One of my most fundamental beliefs is the Buddhist theory of Karma. I believe that your actions affect your fate in your future existence. What you do and how you treat others determines your destiny. There is a moral cause and affect relationship between your past actions and the quality of your future. There are significant reasons as to why I believe so strongly in Karma, however, this paper will address the belief falsifiers which make this claim susceptible to skeptical doubt.
A main reason that I strongly believe in Karma is that it is evident to be a real social and phycological reaction. Karma is often associated with the supernatural. However, the following reason I believe in it is because it is supported by science. If you go through your days in society helping others and being friendly a chain reaction will occur. Those who receive your positive actions or attention will be influenced by you and will be more willing to help others. If anything, they will be less angry with society and treat others better in return. In your community, you are bound to intersect with people you have previously interacted with. They will treat you better because of the way your actions influenced them. This suggests that there is a moral cause and affect relationship between your past actions and the quality of your future. This is a scientific explanation for the reality that what goes around comes around.
Another main reason I strongly believe in Karma is that my personal experience and my experiences observing other people’s lives has allowed me to conclude that karma must exist. I have personally experienced Karma throughout my life. For example, my twin brother would always pick fights with me when we were toddlers and his favorite thing to do would be too punch me In the back of my head. After years of abuse, Karma led to something very bad happening to my brother in return. He fell off of our roof onto concrete and hit the back of his head, resulting in internal bleeding and nearly a month of hospitalization. I felt that this was a an effect caused by my brothers negative and immoral past actions. Even when observing people I have never met, Karma seems to exist. For example, Adolf Hitler did the ultimate immoral thing and led the slaughter or millions of innocent people. In return he lost the war, his nation lost a bounty of rights and resources, and Hitler killed himself along with his family. Real life experiences is my second reason for believing so strongly in Karma.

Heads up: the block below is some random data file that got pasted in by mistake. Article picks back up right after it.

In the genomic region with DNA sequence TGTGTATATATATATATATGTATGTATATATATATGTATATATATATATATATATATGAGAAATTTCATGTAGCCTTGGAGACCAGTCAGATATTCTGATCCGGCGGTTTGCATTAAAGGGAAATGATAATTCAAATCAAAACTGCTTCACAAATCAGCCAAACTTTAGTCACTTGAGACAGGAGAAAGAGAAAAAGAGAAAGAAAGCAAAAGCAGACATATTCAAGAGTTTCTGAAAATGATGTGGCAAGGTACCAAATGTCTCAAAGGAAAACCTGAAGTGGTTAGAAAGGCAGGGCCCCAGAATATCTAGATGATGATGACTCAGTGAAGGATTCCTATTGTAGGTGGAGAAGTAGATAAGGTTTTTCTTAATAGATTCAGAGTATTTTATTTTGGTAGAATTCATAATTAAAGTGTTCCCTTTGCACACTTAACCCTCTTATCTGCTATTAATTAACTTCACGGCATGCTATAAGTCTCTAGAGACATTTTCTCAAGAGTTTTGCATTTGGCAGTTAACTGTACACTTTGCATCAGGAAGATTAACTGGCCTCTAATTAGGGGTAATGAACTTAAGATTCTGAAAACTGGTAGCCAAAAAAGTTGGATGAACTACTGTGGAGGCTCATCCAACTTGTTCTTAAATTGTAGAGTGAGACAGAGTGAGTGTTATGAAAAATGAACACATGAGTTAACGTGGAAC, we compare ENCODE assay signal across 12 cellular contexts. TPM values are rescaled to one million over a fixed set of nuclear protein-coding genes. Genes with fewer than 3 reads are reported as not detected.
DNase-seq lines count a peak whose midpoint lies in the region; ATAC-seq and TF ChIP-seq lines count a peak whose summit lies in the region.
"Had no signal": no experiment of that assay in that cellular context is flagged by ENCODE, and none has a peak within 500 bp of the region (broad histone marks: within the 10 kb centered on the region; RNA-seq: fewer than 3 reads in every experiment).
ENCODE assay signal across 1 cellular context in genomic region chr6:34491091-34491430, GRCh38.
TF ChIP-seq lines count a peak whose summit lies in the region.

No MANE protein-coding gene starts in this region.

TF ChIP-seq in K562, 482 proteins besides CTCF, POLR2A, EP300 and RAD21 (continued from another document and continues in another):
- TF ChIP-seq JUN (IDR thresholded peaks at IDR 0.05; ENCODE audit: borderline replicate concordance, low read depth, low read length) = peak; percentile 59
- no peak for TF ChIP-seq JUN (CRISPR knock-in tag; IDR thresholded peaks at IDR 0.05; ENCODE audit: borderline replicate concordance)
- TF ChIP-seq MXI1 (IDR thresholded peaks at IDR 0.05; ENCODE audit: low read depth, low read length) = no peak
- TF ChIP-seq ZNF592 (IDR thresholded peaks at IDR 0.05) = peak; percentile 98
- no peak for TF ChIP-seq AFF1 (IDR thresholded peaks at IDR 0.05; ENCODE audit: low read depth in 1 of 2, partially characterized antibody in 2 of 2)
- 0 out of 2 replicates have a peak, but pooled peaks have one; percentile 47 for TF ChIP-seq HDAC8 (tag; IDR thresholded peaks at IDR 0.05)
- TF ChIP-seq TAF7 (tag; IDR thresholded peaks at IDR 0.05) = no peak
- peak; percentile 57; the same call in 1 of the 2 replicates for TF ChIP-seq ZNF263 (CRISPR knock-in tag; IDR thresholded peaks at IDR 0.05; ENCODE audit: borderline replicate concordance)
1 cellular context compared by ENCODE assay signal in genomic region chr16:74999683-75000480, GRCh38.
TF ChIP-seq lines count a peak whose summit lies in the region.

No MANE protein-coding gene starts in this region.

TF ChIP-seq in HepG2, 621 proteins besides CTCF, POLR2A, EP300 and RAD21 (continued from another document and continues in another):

My first reason for believing in Karma can be potentially unjustified by the following local belief falsifier. Humans may incorrectly perceive how they are being treated or how others are acting. If someone feels you are being rude to them, even though you are trying to be kind, they will react negatively and you will eventually be affected in a way that is inconsistent with the meaning of Karma. If you do something good, and are treated bad in return, then Karma must not be real and my belief must be false.
My second reason for believing in Karma can be potentially unjustified by the following local belief falsifier. It may be true that there is no correlation between your past actions and your future destiny; everything happens out of coincidence. If this is true, my belief in Karma can not be justified. Although my brother repetitively tried to fight me in my childhood, him falling of the roof was completely unrelated to his past actions. It is simply that If there is no cause and affect relationship between your actions and your future, then Karma can not exist.